Chicago's Matt Spaeth, a former Gophers and St. Michael-Albertville star, celebrated his 13-yard touchdown reception in the second quarter.
Jeff Wheeler, Star Tribune
Hartman: Spaeth helps Bears get back to winning
- Article by: SID HARTMAN
- Star Tribune
- November 25, 2012 - 11:35 PM
Matt Spaeth might have ended any chance the Vikings had of winning Sunday when, after a 14-play, 80-yard Bears touchdown drive and a subsequent interception by Chris Conte, the former Gophers tight end made a sensational 13-yard touchdown catch.
Spaeth's score -- his first touchdown catch of the year and the eighth of his six-year NFL career -- made it 25-3 and put the game away.
"It was just kind of a play-action naked-boot and [quarterback] Jay [Cutler] rolled out to his left and I was running for the corner of the end zone," Spaeth said on the phone after the game. [The Vikings] had it covered pretty good, but Jay just made a perfect throw."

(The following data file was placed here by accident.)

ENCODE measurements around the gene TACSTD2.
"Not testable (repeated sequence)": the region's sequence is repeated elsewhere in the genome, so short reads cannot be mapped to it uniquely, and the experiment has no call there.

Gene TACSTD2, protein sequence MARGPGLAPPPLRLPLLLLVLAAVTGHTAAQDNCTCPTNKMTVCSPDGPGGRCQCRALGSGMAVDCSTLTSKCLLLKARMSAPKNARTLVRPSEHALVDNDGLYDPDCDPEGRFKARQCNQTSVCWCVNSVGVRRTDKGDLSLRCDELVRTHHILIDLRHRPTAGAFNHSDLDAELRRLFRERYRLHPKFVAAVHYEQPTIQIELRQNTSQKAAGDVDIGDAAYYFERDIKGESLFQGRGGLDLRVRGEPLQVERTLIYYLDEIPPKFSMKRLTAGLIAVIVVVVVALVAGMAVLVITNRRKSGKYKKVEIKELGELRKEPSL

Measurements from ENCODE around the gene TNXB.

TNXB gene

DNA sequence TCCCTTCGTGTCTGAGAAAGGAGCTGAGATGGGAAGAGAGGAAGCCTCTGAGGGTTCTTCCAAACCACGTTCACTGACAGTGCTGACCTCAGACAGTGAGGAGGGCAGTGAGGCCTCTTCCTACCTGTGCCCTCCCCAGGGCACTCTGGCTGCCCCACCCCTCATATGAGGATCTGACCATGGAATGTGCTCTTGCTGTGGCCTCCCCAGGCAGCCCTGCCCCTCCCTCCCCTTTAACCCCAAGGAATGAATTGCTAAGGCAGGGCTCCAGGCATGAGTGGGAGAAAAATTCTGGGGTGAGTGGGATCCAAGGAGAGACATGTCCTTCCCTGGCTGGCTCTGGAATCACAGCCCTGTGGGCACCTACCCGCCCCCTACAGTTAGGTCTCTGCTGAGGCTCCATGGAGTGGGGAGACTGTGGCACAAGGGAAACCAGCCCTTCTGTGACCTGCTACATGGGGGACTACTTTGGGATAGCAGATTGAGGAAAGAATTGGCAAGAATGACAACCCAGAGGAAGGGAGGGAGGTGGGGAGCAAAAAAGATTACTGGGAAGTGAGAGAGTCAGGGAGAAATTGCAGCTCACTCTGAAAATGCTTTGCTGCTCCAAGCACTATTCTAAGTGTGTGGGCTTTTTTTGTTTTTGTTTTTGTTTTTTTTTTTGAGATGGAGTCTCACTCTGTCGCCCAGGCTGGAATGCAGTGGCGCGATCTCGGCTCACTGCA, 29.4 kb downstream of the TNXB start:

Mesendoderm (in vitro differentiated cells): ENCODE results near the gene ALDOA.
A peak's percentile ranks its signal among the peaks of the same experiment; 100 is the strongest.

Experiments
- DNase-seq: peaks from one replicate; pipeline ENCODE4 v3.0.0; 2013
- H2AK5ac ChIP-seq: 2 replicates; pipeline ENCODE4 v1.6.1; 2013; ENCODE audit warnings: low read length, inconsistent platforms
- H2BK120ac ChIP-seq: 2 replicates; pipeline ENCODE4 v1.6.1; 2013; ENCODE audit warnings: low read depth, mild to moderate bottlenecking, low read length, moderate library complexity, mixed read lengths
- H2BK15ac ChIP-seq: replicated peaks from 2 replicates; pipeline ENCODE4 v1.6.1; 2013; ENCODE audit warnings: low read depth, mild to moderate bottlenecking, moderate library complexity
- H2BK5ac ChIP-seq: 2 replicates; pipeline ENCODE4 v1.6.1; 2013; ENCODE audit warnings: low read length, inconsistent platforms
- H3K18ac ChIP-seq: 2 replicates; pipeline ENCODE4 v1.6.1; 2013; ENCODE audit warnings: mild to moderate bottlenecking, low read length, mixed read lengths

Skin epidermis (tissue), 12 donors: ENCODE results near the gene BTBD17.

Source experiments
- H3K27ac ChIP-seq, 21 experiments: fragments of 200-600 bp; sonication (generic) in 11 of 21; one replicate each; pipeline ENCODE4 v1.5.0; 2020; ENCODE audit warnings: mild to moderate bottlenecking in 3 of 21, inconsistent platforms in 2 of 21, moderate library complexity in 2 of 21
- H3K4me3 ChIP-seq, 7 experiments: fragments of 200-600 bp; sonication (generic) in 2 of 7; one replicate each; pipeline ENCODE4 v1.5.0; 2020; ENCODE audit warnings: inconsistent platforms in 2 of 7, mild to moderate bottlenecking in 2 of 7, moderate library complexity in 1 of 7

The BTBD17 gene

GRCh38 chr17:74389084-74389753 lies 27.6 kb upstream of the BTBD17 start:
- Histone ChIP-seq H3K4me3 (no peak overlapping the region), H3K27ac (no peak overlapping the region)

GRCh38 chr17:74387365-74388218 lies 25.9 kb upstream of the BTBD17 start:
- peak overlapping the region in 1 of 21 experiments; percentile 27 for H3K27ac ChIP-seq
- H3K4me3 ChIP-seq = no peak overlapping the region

What a difference a week made for the Bears, who last Monday night lost 32-7 to San Francisco, the same team the Vikings beat 24-13 earlier this year. Against the 49ers, Chicago let quarterback Jason Campbell get sacked six times and gained only 143 yards, while giving up 343.
Spaeth said he and his teammates couldn't understand how that could happen after they had won six games in a row before losing to Houston the week before -- and couldn't understand how they could then beat the Vikings so handily six days later.
"I wish I knew, we'd play that way every week," said Spaeth, who is from St. Michael. "We'd had a rough couple weeks, and we knew this was a big game for us. We knew we had to right the ship. We had extra incentive because it was a division game and a rival game. We just knew we had to win.